(Bloomberg) -- UBS Group AG outgoing Chairman Axel Weber said that he sees no future for many international banks in Russia even if there’s a cease-fire, after the Swiss bank began winding down its business there. 

UBS has halted new business in Russia, where it has about 70 people, although there are exemptions in the sanctions for Russian citizens that live in the European Union and in Switzerland, Weber said in an interview with Bloomberg TV’s Francine Lacqua. He declined to say how much money the bank manages for Russian clients.

“We’ve been reducing our exposure to Russia both on the collateral side and on the client tremendously already since January because tensions were looming,” Weber said. “I personally, and this is for my successors to decide, do not see any future of business onshore in Russia for many of the international banks because even if we come to a cease-fire, Russia has put itself outside the international community and this will have a pretty long-dated consequence.” 

Negotiators from Ukraine and Russia are meeting in Istanbul on Tuesday to try to clinch a cease-fire and at least temporarily halt the 34-day war in Ukraine. Heading into the talks, both sides differed vastly on disputed positions including the state of territories occupied by Russian troops and security guarantees. 

Wealthy Russians with links to President Vladimir Putin have seen their assets frozen across the world after the invasion, while other rich bank clients who borrowed against Russian assets have been forced to come up with more collateral after those securities plunged in value. Large European banks with a significant presence in Russia, such as UniCredit SpA and Raiffeisen Bank International AG are also now weighing possible exits from the country.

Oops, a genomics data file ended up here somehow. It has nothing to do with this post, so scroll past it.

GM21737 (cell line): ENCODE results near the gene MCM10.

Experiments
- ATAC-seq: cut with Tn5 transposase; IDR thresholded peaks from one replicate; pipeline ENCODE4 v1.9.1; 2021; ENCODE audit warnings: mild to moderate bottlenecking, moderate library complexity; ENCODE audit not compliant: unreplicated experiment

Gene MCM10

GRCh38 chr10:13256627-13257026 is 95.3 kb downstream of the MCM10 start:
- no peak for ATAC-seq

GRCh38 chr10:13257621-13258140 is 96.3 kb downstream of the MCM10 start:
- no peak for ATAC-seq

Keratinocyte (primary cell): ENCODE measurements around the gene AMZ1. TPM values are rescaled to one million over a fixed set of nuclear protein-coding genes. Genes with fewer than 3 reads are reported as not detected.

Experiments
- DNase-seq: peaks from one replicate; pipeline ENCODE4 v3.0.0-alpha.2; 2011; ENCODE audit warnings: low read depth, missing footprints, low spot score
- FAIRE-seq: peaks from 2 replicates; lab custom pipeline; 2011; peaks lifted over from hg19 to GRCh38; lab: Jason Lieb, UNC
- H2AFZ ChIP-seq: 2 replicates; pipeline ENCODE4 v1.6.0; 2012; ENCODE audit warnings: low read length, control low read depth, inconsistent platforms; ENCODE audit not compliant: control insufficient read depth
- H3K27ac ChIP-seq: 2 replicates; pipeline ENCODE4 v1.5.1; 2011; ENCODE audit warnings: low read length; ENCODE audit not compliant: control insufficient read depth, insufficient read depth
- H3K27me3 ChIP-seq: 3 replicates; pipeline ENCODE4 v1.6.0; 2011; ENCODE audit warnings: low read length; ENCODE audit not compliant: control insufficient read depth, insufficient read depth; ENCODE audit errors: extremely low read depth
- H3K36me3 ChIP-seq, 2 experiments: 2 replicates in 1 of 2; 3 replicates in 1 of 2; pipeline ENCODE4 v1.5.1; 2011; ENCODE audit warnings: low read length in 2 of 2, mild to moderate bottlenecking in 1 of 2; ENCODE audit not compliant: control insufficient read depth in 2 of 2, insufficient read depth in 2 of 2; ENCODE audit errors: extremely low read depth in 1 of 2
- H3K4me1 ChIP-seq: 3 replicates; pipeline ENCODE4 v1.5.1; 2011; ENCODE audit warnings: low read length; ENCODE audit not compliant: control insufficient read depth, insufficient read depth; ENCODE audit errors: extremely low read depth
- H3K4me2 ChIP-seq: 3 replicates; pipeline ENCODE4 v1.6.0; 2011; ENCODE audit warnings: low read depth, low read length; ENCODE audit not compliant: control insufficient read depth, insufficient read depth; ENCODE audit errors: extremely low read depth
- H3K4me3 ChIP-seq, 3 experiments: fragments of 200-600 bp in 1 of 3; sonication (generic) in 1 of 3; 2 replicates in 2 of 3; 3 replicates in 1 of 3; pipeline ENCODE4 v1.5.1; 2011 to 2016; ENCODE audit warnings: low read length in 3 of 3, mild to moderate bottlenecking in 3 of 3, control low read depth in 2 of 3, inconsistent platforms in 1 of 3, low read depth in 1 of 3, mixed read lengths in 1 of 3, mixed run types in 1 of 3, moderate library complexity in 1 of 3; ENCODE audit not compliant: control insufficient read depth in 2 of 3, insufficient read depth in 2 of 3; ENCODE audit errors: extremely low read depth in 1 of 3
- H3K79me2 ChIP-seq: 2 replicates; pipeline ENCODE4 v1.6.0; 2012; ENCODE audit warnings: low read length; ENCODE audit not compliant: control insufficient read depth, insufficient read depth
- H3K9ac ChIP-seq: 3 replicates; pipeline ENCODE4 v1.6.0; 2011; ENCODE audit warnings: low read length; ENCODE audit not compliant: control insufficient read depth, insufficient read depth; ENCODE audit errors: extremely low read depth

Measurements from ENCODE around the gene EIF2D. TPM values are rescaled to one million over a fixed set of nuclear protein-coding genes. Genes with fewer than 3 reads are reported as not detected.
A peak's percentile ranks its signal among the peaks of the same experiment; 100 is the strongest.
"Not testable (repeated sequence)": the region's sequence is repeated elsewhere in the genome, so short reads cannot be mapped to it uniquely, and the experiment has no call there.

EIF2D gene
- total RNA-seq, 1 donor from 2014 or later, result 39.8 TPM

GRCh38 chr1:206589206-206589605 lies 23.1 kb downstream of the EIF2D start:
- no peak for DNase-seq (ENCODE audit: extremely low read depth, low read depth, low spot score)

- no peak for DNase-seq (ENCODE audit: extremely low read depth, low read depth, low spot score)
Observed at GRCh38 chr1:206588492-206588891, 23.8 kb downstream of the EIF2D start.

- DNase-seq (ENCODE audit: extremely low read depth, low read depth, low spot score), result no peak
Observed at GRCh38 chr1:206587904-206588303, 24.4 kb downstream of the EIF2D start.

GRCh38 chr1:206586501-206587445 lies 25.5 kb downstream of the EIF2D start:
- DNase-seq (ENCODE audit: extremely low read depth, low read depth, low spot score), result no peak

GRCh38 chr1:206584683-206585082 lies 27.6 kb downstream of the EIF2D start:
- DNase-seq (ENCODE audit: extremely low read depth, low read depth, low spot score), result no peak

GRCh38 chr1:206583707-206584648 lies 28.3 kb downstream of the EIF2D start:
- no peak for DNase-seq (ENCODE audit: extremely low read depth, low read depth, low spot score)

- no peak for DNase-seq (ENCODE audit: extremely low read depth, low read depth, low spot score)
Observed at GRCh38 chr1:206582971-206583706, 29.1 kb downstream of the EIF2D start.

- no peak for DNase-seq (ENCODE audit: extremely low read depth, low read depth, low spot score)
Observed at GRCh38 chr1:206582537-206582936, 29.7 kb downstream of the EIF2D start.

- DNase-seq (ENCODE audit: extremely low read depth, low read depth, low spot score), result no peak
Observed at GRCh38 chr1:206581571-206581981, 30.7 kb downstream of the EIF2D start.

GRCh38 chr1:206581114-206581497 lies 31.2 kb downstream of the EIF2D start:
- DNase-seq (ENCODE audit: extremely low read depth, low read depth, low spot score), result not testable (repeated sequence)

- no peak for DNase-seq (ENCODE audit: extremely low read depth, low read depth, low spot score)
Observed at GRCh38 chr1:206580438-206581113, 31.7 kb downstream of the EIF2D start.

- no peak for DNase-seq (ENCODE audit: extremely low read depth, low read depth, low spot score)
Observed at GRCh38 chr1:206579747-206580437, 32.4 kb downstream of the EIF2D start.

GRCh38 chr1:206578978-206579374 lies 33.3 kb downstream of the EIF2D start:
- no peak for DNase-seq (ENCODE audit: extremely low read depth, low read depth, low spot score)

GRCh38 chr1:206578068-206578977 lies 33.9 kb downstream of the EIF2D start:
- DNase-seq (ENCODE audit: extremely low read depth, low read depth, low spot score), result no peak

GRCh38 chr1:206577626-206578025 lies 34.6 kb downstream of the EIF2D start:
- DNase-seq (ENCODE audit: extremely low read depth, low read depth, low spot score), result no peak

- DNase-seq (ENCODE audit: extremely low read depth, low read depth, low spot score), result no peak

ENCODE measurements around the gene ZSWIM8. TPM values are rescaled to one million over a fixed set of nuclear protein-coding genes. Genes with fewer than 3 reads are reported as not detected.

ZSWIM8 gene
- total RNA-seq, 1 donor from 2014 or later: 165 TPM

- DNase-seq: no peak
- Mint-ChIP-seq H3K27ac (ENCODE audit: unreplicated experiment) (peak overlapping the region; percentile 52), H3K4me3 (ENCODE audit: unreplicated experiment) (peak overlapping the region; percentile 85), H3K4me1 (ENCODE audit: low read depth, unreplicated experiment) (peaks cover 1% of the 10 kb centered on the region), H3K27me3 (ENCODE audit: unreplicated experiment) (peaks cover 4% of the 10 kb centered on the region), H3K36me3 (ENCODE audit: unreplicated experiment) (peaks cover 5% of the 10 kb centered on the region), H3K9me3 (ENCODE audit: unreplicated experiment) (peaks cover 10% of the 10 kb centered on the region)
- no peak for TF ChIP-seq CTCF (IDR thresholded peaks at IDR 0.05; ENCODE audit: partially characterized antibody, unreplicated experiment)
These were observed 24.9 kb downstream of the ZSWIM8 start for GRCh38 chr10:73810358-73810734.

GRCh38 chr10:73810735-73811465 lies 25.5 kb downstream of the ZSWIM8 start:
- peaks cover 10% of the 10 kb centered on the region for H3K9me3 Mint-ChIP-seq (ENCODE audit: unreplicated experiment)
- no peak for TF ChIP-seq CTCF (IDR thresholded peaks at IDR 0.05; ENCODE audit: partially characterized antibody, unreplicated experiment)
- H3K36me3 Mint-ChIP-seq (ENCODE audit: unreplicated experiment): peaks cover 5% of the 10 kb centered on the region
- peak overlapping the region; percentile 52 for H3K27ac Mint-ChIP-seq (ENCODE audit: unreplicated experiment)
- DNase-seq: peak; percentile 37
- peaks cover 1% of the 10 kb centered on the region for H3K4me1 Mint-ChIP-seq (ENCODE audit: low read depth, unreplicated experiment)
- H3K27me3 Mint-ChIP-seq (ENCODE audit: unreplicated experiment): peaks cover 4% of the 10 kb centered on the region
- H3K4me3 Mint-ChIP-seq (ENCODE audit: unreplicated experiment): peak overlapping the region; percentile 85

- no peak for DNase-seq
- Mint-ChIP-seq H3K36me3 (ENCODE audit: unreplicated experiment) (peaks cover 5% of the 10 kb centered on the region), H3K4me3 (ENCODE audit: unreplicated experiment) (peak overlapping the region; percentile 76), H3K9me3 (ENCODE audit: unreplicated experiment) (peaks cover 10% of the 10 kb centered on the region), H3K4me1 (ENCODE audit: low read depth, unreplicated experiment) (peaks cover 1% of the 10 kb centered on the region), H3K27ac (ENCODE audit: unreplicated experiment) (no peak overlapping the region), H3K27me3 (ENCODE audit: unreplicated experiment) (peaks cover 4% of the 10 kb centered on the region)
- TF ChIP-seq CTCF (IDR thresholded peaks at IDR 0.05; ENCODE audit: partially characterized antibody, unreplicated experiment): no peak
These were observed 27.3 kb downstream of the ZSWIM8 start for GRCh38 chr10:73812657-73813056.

The role of Switzerland as a place for Russia’s wealthy to stash their money is coming under increased scrutiny, after Ukrainian President Volodymyr Zelenskiy criticized the nation earlier this month. The government in Bern said recently that it had received notification of some $6 billion in assets held by sanctioned individuals.

Switzerland joined international sanctions against Russia last month, a notable step for a country which counts permanent neutrality as a pillar of its foreign policy. Weber called that “the right signal to send” and said a majority of the Swiss population supported it. The move won’t hurt the country’s finance industry, according to Weber, who compared it to local banks’ automatic exchange of information with foreign authorities, which started in 2017 to shed the country’s reputation as a tax haven.

Weber is set to step down as chairman of UBS in the coming days after almost a decade in charge. He’s being replaced by former Morgan Stanley executive Colm Kelleher.

Weber, in a wide ranging interview that also touched upon his views that central banks are behind the curve on inflation and on banker pay, also said that he could only envision talks on a merger between Credit Suisse and UBS taking place in an emergency.

“The regulators in general have set a very high bar for the merger of global systemic banks which both us and Credit Suisse are,” Weber said. “I can only see that as an emergency discussion but I don’t see that now and I don’t see it for the next time to come,” he added.

(Adds context on talks in fourth paragraph, comments on neutrality issue in seventh)

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